Lauren Madden, Manager, For-Purpose & Communications Practice at Six Degrees, says her team predominantly works around a 3/2 day split (onsite vs remote):

“This empowers them to manage their time around specific tasks, as well as maintaining a connectedness with the team and the broader business,” says Lauren. “We’ve established a good rhythm of remote and face-to-face connection times using the technology channels or physical space available to us. We are often in together on Tuesdays and Thursdays, but the specific days are by no means compulsory. Members of the team have commented that they feel more empowered, trusted and productive. All and all, I’ve found hybrid to be the perfect model for us.”

Remote onboarding

Used intelligently, technology has a critical role to play in improving the onboarding journey for remote employees. Six Degrees Executives’ Employee Experience Coordinator, Henry Smith, was tasked with creating flexible ways of working to ensure new starters are engaged and comfortable.

“The idea was to leverage technology to create a collaborative and seamless onboarding process where as soon as new starters sign the contract, they are immediately taken on the onboarding journey,” explains Henry. “We created multiple automations that are triggered at various touch points of the onboarding journey that allow us to engage and communicate as much as possible with our new starter before they enter our doors or log on online. The aim is to provide a tailored onboarding journey which enables consistency and stability and promote the ability to work from home.

“We also built an online Learning portal that allows employees to learn and collaborate with their colleague either at home or in the office. The idea is to leverage technology to encourage training, productivity, mobility, and collaboration,” he says. “Having automations at various touch point of the onboarding journey means that’s the right people are connecting with our new starter at the right time.”

Lauren has onboarded two team members in the hybrid model, one being fully remote during a string of lockdowns in Melbourne.

“In the early days it was an adjustment,” she admits. “I was particularly conscious of meeting the learning style needs of each individual, ensuring I was adapting to how that could be positively or negatively impacted through remote learning. Ultimately, I found it comes down to preparation, planning and being quite purposeful around creating an ecosystem of support through content, tools, technology and people. Technology enablement and up-to-date training resources have been key for both the trainer/manager and new starter to ensure they are both set up for success.”

Lauren recommends regular check-ins each day in the first couple of weeks before moving to weekly meetings as they settle in to allow space for each individual to feel comfortable to raise any concerns with their learning journey.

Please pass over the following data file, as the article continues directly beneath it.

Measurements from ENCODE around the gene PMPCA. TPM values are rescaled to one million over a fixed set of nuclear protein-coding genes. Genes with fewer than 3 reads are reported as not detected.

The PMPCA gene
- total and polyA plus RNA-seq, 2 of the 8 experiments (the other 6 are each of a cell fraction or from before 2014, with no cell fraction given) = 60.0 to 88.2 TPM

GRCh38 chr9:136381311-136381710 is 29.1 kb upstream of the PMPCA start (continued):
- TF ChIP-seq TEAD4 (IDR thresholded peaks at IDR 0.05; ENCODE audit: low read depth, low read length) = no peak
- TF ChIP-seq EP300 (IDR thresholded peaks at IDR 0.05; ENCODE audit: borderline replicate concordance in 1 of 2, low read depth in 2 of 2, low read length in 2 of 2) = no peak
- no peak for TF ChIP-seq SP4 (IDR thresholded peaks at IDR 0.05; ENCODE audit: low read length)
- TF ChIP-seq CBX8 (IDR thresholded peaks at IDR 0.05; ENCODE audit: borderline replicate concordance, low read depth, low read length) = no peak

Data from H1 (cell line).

“And finally, it was important to be honest with the new starters that this was a new way of training and onboarding, and that we were navigating this together,” says Lauren.

Mental health, trust and belonging

Mental health came to the fore during the COVID pandemic as many workers struggled with loneliness, isolation, boundary setting and anxiety. While the wellbeing of remote workers should still be monitored closely, it’s important to note that there was nothing “flexible” about working remotely during Australia’s periods of lockdowns when people could not leave their homes. Post-pandemic hybrid working policies are about offering choice and finding the right balance for every individual.

As Six Degrees Executives’ Head of People and Culture, Alexandra Matthews explained in a previous blog post, the ability to trust one’s team is the number-one attribute of remote managers.

“Learn to step back,” she wrote. “Remote environments can be particularly challenging for micromanagers. Asking to review every communication or phoning workers to check in several times a day wastes time and fails to build trust. Managing people on outcomes rather than hours in front of the screen will build more trust and satisfaction for everyone.”

Just as importantly, employers need to foster a sense of belonging to ensure that the team culture does not suffer due to remote working. This can be achieved by making time for human connection, focusing on motivation, reward and recognition (with the help of technology), listening to team ideas and feedback, and setting aside special days for the team to come together face-to-face, such as an annual conference.

While the working from home debate is not yet settled, all signs point to hybrid working as a positive compromise in the near to mid-term.

Stay flexible, be prepared for future disruptions (such as a dramatic technological shift or another pandemic), and remember that there’s no one-sized fits all approach. Listen to your team to discover the framework that will work best for your unique business.